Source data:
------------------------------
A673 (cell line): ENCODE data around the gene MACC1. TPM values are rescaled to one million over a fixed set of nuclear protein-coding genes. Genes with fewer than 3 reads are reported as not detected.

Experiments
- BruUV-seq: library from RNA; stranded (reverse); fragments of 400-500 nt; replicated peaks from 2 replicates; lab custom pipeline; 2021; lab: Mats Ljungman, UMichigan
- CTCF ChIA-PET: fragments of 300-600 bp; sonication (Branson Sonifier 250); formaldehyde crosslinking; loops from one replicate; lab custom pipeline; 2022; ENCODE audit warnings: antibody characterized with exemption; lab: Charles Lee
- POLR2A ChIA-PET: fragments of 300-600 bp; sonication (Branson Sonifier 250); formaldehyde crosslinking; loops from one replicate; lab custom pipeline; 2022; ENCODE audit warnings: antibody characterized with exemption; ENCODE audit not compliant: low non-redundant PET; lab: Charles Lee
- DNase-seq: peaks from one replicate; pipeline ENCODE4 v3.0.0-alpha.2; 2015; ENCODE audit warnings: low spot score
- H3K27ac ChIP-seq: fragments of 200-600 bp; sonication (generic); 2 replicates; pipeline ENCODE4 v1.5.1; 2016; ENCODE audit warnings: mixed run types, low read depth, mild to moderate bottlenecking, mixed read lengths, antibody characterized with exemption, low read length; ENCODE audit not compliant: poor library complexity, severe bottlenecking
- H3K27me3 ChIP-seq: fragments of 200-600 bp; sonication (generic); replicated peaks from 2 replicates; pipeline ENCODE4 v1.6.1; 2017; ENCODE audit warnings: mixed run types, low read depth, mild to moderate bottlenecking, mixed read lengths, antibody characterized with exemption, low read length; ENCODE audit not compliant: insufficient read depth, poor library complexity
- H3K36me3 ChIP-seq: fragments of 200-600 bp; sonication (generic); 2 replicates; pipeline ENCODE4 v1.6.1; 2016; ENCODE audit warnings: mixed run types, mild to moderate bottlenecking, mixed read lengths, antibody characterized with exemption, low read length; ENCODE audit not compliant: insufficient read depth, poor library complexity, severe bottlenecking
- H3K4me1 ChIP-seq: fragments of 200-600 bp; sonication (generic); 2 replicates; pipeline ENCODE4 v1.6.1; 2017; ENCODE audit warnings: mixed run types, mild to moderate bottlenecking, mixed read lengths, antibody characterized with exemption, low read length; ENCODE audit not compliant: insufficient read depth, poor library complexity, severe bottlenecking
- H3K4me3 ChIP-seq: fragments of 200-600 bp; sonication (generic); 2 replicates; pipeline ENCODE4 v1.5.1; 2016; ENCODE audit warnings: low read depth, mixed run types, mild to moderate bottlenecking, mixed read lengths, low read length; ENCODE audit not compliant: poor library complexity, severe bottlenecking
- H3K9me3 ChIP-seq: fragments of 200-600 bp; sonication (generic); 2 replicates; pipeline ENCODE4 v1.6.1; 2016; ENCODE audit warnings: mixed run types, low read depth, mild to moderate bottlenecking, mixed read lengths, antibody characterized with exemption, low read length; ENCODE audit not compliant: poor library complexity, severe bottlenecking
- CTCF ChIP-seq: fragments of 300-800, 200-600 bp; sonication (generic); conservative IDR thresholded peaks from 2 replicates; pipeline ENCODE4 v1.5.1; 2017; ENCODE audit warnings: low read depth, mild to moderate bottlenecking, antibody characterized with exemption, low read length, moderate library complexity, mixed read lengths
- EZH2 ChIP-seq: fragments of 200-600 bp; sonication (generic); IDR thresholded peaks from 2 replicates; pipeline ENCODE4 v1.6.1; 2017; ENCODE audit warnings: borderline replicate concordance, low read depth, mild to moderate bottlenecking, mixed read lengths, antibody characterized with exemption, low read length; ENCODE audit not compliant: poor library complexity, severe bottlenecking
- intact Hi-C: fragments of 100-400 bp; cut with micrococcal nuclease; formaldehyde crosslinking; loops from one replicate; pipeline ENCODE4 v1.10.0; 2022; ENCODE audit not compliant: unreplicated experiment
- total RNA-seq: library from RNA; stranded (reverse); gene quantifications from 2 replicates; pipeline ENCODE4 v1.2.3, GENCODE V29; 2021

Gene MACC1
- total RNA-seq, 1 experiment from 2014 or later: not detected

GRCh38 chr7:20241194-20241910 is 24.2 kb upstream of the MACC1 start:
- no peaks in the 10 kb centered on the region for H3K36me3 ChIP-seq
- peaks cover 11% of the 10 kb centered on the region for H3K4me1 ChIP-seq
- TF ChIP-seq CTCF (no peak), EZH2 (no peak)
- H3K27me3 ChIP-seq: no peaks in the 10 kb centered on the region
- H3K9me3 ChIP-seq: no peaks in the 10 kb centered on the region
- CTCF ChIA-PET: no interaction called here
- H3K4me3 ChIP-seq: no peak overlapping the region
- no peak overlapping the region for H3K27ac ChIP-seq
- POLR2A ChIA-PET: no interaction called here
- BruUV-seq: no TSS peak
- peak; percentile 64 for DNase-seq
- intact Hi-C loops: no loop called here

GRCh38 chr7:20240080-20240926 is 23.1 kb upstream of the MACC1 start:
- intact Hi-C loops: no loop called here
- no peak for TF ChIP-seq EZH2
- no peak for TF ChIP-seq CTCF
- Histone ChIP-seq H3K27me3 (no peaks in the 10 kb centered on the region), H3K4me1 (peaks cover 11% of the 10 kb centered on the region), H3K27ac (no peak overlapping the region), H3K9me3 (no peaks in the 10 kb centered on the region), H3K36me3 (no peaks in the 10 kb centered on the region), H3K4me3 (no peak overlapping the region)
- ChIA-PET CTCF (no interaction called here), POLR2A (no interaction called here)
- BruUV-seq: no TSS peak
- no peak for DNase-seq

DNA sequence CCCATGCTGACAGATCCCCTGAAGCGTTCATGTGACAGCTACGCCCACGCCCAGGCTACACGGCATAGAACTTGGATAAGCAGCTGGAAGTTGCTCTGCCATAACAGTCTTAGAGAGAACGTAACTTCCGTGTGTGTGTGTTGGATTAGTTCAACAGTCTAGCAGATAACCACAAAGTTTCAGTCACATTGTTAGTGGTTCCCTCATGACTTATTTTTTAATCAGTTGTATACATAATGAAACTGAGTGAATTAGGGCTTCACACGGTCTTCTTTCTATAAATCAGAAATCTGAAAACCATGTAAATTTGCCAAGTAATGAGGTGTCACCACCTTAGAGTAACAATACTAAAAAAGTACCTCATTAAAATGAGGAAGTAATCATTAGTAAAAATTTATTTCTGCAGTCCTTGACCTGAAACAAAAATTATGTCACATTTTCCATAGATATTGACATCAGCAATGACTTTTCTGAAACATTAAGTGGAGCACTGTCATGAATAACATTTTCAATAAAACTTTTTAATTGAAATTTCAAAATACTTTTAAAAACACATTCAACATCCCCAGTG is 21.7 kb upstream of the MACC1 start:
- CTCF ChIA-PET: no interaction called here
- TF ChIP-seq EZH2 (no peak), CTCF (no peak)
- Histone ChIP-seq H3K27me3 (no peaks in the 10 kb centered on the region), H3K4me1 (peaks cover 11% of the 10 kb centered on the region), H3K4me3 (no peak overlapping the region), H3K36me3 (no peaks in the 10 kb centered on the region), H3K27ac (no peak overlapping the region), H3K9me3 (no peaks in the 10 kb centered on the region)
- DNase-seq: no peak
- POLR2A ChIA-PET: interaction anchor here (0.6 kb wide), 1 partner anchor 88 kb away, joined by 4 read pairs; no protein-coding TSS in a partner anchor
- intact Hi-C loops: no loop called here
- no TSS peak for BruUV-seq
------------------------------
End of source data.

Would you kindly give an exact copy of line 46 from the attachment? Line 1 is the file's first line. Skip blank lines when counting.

- intact Hi-C loops: no loop called here